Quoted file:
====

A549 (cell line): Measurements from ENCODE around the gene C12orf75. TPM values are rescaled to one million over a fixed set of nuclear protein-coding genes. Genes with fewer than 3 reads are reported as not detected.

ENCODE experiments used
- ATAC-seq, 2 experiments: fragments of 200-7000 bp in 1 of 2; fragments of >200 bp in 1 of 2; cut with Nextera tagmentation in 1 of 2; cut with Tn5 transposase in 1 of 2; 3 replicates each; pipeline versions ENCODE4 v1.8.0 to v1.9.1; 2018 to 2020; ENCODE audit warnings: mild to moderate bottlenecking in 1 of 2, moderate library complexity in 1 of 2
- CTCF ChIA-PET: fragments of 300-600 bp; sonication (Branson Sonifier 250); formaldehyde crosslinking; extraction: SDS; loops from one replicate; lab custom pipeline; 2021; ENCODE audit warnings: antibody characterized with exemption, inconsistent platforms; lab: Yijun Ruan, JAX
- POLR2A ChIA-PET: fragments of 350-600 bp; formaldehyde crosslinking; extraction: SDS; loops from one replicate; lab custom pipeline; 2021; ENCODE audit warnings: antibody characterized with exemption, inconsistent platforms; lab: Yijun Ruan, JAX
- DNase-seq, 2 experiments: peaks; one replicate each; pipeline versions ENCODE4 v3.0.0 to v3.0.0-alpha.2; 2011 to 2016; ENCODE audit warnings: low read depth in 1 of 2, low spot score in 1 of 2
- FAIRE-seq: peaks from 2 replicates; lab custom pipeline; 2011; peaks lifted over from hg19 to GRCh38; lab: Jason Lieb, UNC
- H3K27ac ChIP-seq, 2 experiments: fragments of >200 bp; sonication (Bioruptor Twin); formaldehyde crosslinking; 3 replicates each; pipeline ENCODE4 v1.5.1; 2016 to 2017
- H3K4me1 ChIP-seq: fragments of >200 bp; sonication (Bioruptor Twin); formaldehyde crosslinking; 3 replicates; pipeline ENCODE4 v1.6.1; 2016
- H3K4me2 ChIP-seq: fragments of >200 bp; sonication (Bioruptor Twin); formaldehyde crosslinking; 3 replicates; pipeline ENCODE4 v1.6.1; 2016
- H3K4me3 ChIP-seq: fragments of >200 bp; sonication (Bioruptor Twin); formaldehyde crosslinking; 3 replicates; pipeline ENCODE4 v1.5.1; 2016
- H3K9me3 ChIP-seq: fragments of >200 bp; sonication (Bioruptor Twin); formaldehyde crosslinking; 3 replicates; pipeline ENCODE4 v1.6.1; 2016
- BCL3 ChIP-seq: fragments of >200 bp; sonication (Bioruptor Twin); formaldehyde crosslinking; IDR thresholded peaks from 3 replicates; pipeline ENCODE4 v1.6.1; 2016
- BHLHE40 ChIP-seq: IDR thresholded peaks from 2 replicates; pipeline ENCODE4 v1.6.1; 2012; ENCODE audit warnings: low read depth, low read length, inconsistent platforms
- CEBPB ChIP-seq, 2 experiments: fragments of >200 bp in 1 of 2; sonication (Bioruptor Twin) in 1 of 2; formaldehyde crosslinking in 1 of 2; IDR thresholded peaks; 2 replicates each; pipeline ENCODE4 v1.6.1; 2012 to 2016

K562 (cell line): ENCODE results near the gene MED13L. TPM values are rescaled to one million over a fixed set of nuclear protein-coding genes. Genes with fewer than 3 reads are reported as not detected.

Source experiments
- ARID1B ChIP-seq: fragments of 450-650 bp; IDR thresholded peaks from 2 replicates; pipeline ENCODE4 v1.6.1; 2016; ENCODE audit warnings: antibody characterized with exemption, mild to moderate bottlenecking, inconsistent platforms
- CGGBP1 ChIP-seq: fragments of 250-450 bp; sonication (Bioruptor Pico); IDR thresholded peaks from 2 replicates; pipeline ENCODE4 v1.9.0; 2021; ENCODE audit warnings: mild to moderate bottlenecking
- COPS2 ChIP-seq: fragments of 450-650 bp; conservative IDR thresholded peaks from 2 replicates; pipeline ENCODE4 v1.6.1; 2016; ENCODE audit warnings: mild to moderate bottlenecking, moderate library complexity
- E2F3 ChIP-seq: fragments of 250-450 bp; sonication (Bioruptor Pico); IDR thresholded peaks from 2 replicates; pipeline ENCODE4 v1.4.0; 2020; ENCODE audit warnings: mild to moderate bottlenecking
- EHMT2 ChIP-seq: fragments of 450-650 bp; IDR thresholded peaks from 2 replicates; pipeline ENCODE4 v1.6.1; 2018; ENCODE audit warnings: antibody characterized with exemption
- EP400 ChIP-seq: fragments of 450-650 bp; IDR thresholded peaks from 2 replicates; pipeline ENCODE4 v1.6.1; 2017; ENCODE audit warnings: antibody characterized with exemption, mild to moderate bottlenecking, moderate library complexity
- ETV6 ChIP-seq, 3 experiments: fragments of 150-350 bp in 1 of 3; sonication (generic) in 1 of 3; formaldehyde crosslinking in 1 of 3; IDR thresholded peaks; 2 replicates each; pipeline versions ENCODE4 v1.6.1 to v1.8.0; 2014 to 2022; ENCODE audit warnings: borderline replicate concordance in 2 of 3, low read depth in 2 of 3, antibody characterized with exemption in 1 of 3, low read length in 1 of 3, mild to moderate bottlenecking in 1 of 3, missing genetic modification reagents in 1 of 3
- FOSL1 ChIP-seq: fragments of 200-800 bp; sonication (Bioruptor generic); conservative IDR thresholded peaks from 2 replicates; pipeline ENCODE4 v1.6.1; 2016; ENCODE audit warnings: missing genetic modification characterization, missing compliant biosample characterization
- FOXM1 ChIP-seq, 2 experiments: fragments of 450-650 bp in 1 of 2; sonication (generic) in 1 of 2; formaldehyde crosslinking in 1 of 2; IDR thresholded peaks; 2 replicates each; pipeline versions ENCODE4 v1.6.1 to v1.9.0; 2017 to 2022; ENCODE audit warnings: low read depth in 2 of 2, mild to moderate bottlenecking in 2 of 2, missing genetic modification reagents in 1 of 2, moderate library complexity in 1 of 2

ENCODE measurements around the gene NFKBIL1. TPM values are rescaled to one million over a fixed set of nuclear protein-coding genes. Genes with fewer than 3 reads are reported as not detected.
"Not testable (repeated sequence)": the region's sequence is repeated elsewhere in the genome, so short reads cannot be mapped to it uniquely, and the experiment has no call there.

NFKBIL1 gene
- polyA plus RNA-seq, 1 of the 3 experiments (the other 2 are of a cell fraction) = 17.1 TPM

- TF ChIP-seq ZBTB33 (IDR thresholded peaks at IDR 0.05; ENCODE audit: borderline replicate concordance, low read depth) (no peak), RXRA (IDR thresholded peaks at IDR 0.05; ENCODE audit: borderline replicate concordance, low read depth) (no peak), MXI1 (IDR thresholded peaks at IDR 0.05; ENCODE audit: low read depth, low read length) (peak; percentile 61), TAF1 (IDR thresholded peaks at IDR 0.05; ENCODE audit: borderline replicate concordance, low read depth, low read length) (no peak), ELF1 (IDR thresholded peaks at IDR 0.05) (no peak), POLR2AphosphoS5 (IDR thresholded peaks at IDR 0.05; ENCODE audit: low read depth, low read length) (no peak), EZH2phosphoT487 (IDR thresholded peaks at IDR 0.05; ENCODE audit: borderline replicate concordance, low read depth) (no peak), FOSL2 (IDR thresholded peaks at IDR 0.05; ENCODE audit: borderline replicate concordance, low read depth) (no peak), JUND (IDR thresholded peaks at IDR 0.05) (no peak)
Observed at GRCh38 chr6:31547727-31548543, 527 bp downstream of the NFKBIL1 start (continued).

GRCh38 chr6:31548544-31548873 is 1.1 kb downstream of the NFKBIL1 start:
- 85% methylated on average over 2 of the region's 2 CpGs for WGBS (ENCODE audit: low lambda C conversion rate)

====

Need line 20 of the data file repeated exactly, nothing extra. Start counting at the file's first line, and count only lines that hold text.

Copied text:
- COPS2 ChIP-seq: fragments of 450-650 bp; conservative IDR thresholded peaks from 2 replicates; pipeline ENCODE4 v1.6.1; 2016; ENCODE audit warnings: mild to moderate bottlenecking, moderate library complexity